POETRY – 4 Poems by Cheswayo Mphanza

Ode to the Touch
My mother's medium shoulder press at dinner,
       after her hands
               have caressed the flagging yellow notice—
the landlord's kick me sign
on our backs
       and the family eats    like death row
               or death roaming as she asks with a closed mouth,
are you full, paying respect to hunger’s daily visit,
        which greets us with a half­hitch knotted hand­shake,
               dry and throaty
and our welcome
                       through the front door, greeting him
with an appetite and cool glass
        for the desert in his mouth.
The refuge through the girl
                      I used to kiss in Apostolic church hallways,
falling into my arms
        as if I was hoarding some water
she could wade in to be baptized. How her lips
      nibbled and spit scripture
              to my tongue, something about Proverbs,
the Holy Ghost when we kissed.
                              Before I told Devante
                    we were
                           the failed abortions of the south side—
          his Englewood­powered punch
sinking in my gut and I knew
                                    this was the heaviest gift
        a friend could give.
                       I wish I could cry
                                in someone's lingering arms. I want
a woman to beg for me the way hands plead
       when crawling off the body
of someone they long to love.
        I wish I could heal
                 the bruised south side thighs
      of the women
who catch my bus by dancing with them
        to a quicksand type of song
a friend told me can only be felt
         by desperately hanging onto a woman’s waist
                 in a dimly lit empty room,
         pushed in the corner—stay in my corner, darling.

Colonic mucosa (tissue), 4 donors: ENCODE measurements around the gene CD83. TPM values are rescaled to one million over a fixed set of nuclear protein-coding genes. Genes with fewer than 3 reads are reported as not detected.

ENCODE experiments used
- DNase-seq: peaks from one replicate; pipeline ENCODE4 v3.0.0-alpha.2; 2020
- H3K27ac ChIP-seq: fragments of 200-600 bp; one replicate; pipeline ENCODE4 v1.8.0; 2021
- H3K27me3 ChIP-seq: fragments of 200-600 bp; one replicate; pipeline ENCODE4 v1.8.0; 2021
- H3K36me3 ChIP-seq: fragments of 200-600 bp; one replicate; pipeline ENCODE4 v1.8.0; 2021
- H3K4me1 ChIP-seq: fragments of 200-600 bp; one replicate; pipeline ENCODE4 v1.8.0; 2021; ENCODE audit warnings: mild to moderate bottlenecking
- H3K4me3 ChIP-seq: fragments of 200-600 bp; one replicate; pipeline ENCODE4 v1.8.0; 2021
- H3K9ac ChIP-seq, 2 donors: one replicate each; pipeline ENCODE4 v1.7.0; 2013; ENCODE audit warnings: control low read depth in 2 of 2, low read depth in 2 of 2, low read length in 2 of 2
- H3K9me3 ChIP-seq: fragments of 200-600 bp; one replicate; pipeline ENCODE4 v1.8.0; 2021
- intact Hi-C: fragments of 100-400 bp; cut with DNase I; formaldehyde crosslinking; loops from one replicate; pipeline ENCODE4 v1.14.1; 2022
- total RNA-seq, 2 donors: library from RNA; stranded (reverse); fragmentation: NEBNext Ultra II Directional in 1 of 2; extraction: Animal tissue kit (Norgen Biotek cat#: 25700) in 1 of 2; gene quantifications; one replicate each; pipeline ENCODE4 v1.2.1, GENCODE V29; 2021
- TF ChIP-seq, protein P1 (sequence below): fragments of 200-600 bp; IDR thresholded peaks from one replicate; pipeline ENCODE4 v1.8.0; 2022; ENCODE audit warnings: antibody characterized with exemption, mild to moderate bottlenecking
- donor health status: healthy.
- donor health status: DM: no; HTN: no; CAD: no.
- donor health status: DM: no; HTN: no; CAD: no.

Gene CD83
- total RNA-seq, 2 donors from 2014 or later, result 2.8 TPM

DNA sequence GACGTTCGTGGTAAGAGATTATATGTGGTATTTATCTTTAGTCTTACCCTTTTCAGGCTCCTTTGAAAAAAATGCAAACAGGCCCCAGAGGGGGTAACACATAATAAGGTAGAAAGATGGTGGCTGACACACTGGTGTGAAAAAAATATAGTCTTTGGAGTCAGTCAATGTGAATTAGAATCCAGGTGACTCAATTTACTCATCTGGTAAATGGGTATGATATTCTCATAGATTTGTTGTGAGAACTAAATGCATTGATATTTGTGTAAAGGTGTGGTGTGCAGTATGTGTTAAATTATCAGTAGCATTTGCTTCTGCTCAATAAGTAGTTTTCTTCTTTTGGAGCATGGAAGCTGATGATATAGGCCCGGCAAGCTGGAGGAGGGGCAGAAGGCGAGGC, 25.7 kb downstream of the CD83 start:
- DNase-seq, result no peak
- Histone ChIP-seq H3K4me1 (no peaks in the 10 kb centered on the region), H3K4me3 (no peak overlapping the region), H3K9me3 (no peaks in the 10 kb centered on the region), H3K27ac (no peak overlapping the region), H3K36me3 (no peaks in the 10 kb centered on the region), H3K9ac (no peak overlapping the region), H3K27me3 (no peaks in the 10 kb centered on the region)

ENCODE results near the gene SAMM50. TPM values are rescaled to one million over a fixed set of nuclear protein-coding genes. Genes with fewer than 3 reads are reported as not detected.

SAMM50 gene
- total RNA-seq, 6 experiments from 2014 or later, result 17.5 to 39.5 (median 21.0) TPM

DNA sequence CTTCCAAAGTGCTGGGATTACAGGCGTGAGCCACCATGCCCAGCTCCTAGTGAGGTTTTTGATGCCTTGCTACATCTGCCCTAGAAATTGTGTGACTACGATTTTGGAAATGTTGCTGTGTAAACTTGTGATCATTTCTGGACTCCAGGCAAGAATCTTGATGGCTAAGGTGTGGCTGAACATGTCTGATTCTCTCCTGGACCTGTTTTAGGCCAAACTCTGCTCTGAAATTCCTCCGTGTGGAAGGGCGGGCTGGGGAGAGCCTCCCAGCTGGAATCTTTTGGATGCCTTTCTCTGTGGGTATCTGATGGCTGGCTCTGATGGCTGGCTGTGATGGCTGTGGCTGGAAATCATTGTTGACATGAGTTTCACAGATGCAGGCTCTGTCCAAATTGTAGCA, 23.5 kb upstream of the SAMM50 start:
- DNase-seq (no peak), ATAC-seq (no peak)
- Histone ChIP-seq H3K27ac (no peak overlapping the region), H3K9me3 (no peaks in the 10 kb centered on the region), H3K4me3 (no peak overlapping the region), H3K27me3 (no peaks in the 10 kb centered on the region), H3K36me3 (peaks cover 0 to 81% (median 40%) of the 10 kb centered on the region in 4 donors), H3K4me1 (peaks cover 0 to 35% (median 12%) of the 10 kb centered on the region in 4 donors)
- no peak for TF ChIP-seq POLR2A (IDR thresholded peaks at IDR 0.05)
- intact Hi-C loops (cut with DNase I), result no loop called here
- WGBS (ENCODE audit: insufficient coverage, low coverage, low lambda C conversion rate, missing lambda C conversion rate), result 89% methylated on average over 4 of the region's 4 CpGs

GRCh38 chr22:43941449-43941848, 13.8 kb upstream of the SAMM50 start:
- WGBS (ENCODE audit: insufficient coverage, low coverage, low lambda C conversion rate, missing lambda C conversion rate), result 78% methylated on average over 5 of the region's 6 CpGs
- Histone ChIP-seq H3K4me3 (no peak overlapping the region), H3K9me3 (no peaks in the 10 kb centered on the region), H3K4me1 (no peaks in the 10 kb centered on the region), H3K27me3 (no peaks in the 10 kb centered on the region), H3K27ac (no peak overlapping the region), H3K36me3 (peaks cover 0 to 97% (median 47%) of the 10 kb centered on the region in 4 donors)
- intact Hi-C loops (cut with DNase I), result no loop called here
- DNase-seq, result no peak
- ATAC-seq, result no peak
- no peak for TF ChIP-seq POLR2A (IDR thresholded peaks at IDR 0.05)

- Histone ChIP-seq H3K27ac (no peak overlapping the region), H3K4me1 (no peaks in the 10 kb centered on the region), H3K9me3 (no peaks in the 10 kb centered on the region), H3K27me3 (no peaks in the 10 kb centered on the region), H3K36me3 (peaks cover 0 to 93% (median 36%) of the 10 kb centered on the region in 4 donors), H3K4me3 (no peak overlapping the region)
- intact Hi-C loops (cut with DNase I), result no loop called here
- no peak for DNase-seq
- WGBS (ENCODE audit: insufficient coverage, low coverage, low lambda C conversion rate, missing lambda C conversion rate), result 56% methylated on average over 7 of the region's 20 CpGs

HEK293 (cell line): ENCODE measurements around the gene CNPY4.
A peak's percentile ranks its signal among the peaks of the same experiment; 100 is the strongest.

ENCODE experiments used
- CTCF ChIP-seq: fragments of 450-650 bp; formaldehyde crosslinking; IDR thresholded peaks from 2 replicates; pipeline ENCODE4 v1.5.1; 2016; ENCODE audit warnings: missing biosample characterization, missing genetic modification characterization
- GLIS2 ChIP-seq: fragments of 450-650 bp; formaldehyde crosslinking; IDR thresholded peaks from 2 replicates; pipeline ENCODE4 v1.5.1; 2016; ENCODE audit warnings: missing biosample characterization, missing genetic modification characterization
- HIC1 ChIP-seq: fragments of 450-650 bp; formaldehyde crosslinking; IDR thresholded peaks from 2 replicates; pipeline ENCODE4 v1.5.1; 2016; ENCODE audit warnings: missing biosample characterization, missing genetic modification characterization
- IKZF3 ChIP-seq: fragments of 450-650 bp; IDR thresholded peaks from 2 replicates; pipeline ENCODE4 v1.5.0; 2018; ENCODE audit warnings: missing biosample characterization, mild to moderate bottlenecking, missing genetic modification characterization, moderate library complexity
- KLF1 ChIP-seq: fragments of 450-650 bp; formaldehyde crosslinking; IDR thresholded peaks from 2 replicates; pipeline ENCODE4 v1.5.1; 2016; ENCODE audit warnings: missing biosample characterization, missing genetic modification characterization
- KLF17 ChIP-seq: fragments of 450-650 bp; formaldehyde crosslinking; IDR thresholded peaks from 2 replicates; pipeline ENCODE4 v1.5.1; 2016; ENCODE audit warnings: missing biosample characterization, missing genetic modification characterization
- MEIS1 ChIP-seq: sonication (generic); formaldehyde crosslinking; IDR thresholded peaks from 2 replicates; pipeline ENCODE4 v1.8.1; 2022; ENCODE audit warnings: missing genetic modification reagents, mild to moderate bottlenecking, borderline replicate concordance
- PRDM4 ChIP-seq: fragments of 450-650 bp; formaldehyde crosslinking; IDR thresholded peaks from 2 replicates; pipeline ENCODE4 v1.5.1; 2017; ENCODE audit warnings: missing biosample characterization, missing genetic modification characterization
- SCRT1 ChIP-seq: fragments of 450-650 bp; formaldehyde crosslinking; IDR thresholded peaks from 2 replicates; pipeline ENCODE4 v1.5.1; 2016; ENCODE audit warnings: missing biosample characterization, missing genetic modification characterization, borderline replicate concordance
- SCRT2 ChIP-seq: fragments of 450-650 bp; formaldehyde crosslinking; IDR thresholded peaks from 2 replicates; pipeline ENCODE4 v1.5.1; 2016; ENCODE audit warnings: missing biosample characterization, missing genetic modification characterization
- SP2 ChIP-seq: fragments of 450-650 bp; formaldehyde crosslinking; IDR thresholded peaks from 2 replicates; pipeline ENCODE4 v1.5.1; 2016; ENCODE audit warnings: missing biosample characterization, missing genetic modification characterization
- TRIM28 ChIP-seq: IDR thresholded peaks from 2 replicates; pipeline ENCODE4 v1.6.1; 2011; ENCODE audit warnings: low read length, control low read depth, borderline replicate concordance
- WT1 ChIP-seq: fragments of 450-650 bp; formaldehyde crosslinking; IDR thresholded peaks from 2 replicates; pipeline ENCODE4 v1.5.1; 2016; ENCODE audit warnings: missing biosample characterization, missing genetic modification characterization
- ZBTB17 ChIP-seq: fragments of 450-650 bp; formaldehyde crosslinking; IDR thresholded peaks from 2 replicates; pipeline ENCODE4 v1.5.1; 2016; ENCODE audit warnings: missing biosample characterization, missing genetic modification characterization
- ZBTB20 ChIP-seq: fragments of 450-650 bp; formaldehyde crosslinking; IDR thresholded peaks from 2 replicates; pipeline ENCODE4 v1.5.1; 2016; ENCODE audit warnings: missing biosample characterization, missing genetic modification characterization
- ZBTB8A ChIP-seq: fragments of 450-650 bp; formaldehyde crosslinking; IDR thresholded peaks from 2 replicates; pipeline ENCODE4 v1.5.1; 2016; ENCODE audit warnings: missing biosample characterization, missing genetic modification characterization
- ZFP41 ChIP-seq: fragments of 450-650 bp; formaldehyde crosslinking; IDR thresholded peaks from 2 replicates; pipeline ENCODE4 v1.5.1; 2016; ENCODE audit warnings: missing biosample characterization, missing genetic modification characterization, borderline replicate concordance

I wish my calling for a woman
                                        could be as primitive as James Brown’s
howling. The way one can touch          without touching,
      but I do not know
the way yet. The grip it requires; the static arms needed. How it bends
and the body kneels. The weighted history in its fists. How it keeps
a good woman from leaving
                                       by letting go.


A Taxi Driver Poem
“The days go on and on... they don't end. All my life needed was a sense of someplace to go.”
 ­ Travis Bickle, Taxi Driver.

I lasso my body across the loops and torn torso of New York’s boroughs,
threading myself in and through its hidden crevices of debris,

laced with the nighttime aroma of funk and lust among those
who are unfiltered and can’t find solace in sleeping. Bodies move in effigy,

shadows clinging for Manhattan’s stinging nights when everyone is a buzz
or murmur of loneliness. And I, riding and driving numb­bodied,

sit stiffened scoping the youth and their desire through the rear­view mirrors
tainted with their own murkiness. Sometimes, I wish the city’s skyline

would pour itself on me, bringing the light that eludes me when I’m dying
in the darkness, but there’s an addicting cadence at night when the cackling streets

are as lonely as I am: the pimps strolling and junkies exchanging the rusted
and blood stained needles for fixes; baton exchanges of moonshine and brandy;

Time Square’s struggling colors melting us all. I listen to the musicality
of madness, a lingering key out of sync with time, but in a rhythm I hear

dragging me when I make sharp turns on the edges of Brooklyn,
what I imagine heaven must have sounded like before it was tampered

with by its own careless drivers—men taking the wheel of someone else’s
vehicle already in motion. Maybe it’s the woman with the placid eyes,

cocooned in whiteness who can save me. She appears like a resurrection
from the filth, cooling the journey, and I begin to think of destination:

the budding joy I won’t let ripen inside me, but I give way to the deafening